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ANALYSIS

Cryptocurrencies: Bubble or no bubble

DUBAI, February 22, 2018

A cryptocurrency is a speculative instrument, and a collapse in its market value would be just a ripple across the financial services industry, too small to disturb stability or affect the creditworthiness of banks, said S&P Global Ratings.

A cryptocurrency, in its current version, is a speculative instrument, and a collapse in its market value would be just a ripple across the financial services industry, too small to disturb stability or affect the creditworthiness of banks, said S&P Global Ratings in a new report.

Cryptocurrencies are digital currencies that use encryption techniques to regulate the generation of units of currency and verify the transfer of funds, added the RatingsDirect report.

They have attracted a significant amount of attention from the market over the past 12 months. Cryptocurrencies are independent from central banks, and the risk of them infiltrating the traditional financial systems, exposing them to a possible bubble burst, is raising eyebrows at regulators.

If the value of cryptocurrencies dropped substantially, retail investors would endure most of the impact, while rated banks wouldn't feel the hit since they are largely insulated thanks to their limited direct and indirect exposures and cautious approach so far.

The future of cryptocurrencies will depend on the coordinated approach of global regulators and policymakers, but we note that their underpinning technology could strengthen operations, notably with regards to money transfers and financial market infrastructure companies.

Cryptocurrencies do not meet the basic two requisites of a currency: An effective mean of exchange and an effective store of value. First, cryptocurrencies are still not widely accepted as payment instruments, although the list of companies accepting them has increased over the past few years. Second, the volatility that we have observed over the past 12 months in the valuation of some cryptocurrencies and their market cap is the most meaningful evidence that they fail the test of value storage.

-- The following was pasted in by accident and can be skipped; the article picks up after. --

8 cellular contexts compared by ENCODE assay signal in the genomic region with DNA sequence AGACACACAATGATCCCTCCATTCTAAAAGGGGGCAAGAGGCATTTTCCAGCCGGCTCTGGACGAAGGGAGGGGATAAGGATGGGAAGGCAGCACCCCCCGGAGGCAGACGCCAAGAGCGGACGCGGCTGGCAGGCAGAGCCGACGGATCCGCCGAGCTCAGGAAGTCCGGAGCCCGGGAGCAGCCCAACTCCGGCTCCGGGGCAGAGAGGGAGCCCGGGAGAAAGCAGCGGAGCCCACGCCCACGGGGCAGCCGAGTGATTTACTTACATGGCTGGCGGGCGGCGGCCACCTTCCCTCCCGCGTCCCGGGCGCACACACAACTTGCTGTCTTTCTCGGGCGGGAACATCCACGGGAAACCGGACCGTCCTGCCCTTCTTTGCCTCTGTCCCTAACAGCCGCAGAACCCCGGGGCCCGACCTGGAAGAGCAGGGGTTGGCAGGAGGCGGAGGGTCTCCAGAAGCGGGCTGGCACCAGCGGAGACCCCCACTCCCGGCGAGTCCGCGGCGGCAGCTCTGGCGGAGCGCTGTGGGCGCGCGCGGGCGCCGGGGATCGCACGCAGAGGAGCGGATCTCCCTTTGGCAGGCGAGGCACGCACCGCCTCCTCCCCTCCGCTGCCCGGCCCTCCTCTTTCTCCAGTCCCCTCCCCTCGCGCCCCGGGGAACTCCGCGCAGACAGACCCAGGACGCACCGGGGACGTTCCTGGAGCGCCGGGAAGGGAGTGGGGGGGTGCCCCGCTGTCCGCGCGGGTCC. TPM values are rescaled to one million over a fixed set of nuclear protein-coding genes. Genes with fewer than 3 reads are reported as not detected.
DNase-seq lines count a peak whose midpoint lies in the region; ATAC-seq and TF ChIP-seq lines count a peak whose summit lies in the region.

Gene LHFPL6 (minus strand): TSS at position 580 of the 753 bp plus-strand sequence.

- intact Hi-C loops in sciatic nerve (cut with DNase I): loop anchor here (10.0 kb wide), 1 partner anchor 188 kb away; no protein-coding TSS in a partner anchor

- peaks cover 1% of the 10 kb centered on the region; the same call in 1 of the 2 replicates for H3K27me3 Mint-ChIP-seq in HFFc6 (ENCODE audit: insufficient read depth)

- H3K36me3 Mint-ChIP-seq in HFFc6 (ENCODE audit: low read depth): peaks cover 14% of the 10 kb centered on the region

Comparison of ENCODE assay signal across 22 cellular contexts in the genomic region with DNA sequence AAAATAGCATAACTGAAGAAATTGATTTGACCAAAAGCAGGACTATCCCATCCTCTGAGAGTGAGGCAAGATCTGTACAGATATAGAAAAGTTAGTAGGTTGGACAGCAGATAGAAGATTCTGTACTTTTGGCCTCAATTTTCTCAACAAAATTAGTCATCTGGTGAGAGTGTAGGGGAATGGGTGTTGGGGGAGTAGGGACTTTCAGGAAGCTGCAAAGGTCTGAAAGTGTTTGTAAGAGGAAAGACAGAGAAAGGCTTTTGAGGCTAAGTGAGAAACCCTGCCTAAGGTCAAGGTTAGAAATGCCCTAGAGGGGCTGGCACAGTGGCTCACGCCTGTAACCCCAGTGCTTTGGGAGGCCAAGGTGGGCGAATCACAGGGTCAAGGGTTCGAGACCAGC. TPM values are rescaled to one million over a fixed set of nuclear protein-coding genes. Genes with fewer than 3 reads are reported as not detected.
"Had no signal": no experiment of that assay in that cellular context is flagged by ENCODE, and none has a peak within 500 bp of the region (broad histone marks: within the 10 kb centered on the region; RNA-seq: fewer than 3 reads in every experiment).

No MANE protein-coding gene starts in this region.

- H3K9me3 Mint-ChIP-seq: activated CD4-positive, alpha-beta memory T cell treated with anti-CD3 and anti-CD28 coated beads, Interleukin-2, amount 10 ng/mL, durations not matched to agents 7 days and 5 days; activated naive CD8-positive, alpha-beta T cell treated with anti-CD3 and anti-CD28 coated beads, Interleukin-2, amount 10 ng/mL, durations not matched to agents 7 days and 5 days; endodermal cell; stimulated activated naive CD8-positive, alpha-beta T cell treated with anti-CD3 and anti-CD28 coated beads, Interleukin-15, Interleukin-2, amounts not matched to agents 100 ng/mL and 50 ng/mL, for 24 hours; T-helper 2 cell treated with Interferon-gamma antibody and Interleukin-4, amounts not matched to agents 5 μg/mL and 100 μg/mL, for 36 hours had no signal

For example, in the first 10 days of February 2018, the market cap of cryptocurrencies dropped by around $185 billion from Jan. 28, 2018.

S&P also doesn’t view cryptocurrencies as an asset class. For starters, the total outstanding aren't big enough yet. At Feb. 10, 2018, there were 1,523 outstanding cryptocurrencies with a market cap of around $394 billion. By way of comparison, at the same date, this is well below the market capitalization of Apple Inc., around $794 billion.

The oldest and most renowned cryptocurrency is Bitcoin, which emerged in the aftermath of the global financial crisis as a decentralized peer-to-peer payment instrument. It intended to restore the credibility of the payment system by removing intermediaries such as banks and central banks from the equation and relying on end users' powered network.

Bitcoin was originally used as a means of payment for transactions but its credibility dipped when it was allegedly associated with illegal transactions. Bitcoin and other cryptocurrencies reemerged in 2017 when their market cap increased exponentially. However, we believe that their usage changed from a payment instrument to a speculative instrument when buyers began to largely bet on their future value instead of using them for transactions.

Bubble or no bubble

Cryptocurrencies are most like a speculative instrument, versus an asset class or a currency. S&P Global is of the view that the current version has many characteristics of a traditional bubble, mainly based on the following three reasons:

•    The offer of the oldest cryptocurrency (Bitcoin) is limited by definition to 21 million coins of which around 16.9 million are already in circulation. One could argue that an infinite number of cryptocurrencies could be created, but we believe that this process takes time, as these currencies need to earn their credibility. As such, the top 10 cryptocurrencies represent roughly 80 per cent of their total market cap.

•    The volatility of the value of cryptocurrencies is extremely high. Over the past 12 months, cryptocurrencies' market cap has increased 33x from $17 billion to $579 billion at Jan. 28, 2018 compared with an increase of 1.4X over 2014-2016. In the first 10 days of February 2018, the market cap dropped by around $185 billion reaching $394 billion.

That was reportedly underpinned by the crackdown of some countries, particularly China and South Korea. Moreover, the single-name concentration in the holdings of these instruments is high. For example, at Feb. 10, 2018, 1,650 users (addresses) with more than 1,000 Bitcoins in their portfolio controlled as much Bitcoins as the 26.3 million users with less than 100 Bitcoins in their portfolios. We believe that this concentration, along with the unregulated nature of this instrument makes it prone to market manipulation for example.

•    Finally, cryptocurrencies do not benefit from the backing of cash flows or a credible central issuer, which would give it an intrinsic value. Market perception/sentiment rather drives their valuation.

If cryptocurrencies were to take off and become an effective currency issued in a decentralized manner, the impact on monetary policy implementation would be deep, since central banks might lose their ability to control money supply.

Conversely, if central banks were to back cryptocurrencies, the central banks would be better positioned to predict money demand and therefore adjust supply accordingly. It is still too early to tell in which direction this instruments will move. – TradeArabia News Service




Tags: bitcoin | S&P Global ratings | Cryptocurrencies |

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